Addressing racial, cultural, and generational issues with wit and irony, White Teeth revolves around the relationship between the families of two men, Archie Jones and Samad Iqbal, who bonded during the closing days of World War II as the only survivors of a tank mishap in Bulgaria. In an extended flashback, readers learn that immediately after the war ended, Archie took a job at a print shop and married Ophelia, an Italian woman whom he met during the war. Samad returned to his native Bengal (the Indian province later known as East Pakistan and today as Bangladesh) and went to college. Nearly thirty years have passed before the friendship between the blue-collar Briton and the educated Muslim resumes, and the narrative begins. When Samad immigrates to England with his new domineering wife, Alsana Begum, he settles in Willesden where he successfully locates his old war buddy, who has recently divorced Ophelia and married nineteen-year-old Clara Bowden, the daughter of Jamaican immigrants. Within a year of the reunion, the two couples and their children—Archie's daughter Irie and Samad's twin sons Magid and Millat—become friendly. The children's relationships and stories comprise the latter part of White Teeth, which principally focuses on varying degrees of displacement experienced by the multicultural characters populating the racially and ethnically diverse post-imperial London neighborhood. For instance, Samad strives to retain his self-identity as a Muslim Bengali in a culture vastly different from his homeland. Forced to earn a living as a waiter at a curry restaurant, Samad decides to send his sons to Bangladesh for a proper Muslim education, but since he can only afford the expenses for one, he sends Magid. Meanwhile, the biracial Irie matures into a full-figured, curly-haired adolescent, who nurtures a crush on Millat and struggles for acceptance in a culture that privileges thin, Caucasian blondes. The confused Millat, in turn, cultivates a fascination with Islamic fundamentalism that propels him toward terrorist activities. Further complicating matters, Magid returns to England thoroughly Anglicized, which greatly distresses his father. Magid eventually takes a position at a genetic engineering firm that is designing a creature called FutureMouse, which is scheduled to debut on New Year's Eve 1992, when the novel's climactic event occurs. By its end, White Teeth exposes the dangers of labeling others and illustrates the universal striving to maintain self-identity in pluralistic contemporary society, despite cultural heritage or ethnic origin.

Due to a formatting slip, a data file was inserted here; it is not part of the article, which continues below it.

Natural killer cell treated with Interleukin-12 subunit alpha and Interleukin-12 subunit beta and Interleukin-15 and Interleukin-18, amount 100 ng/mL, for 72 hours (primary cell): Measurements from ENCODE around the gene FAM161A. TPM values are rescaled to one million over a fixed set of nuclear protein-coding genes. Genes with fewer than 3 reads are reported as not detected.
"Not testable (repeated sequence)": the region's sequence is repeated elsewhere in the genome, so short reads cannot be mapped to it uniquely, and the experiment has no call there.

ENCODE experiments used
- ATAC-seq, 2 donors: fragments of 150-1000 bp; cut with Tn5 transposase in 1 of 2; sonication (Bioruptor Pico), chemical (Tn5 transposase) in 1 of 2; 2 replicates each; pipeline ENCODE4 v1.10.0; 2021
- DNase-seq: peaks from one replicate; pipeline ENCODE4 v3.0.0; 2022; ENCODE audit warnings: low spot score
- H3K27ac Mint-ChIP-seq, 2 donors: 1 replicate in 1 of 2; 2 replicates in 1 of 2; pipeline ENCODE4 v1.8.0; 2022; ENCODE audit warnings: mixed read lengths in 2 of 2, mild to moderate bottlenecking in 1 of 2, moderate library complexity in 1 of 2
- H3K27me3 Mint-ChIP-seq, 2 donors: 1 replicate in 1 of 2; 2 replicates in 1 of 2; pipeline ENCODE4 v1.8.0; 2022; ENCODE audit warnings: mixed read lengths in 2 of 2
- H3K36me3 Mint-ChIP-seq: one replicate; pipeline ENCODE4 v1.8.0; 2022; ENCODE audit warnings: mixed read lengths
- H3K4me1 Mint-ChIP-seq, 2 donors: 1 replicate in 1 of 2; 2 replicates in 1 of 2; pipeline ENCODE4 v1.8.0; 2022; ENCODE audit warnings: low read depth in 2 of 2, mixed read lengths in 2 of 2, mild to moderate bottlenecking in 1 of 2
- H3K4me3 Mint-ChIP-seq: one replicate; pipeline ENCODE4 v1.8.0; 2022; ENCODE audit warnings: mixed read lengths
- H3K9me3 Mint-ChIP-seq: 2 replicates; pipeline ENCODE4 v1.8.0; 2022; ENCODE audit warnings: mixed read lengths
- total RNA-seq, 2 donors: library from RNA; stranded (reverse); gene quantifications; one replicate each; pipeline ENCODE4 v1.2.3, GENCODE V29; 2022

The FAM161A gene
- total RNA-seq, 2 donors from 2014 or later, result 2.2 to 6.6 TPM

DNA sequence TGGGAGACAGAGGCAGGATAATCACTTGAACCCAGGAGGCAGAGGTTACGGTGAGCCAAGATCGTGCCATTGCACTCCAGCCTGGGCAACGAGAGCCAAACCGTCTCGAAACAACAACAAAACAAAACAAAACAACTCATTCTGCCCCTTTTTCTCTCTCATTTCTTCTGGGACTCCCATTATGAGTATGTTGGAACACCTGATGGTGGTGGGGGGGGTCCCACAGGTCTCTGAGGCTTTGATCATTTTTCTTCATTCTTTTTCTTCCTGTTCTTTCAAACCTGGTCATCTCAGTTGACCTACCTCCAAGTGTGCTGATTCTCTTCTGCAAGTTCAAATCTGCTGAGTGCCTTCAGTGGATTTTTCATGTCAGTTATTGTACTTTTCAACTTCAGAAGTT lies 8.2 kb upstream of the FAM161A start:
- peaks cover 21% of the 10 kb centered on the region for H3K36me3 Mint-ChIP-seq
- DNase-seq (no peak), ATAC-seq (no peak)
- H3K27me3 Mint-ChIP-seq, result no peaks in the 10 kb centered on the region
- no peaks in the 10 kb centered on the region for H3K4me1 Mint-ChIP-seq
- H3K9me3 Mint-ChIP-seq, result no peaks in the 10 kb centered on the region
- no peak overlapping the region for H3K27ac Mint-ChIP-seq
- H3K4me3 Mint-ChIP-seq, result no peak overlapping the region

Critics have lauded White Teeth for its astute take on social cooperation between various races, classes, and religions, with most critics deeming its insights beyond the age of its author. Smith's novel has not only been stylistically and thematically compared to Rushdie's narratives, but Rushdie himself has also recommended the novel in a quote on the back cover of its first edition, claiming that the comedy “fizzes up” through its characters. Many reviewers have also expressed surprise at the novel's self-assured tone and the depth of characterizations—traits contrary to expectations for a first-time novelist. Similarly, most commentators have applauded Smith's ear for dialogue, her darkly ironic wit, and her unusually mature understanding of social interactions. The majority of critics also have enjoyed the diversity of characters and their various ethnicities and well-developed perspectives. Although some have likened the turns and coincidental occurrences of the plot to Dickensian narratives, other reviewers have asserted that there are too many characters, and that their behavior and the coincidental nature of their experiences test the limits of fictional realism, engaging the conventions of magic realism. However, critics have generally been impressed by the size and scope of White Teeth and eagerly anticipate Smith's future literary efforts.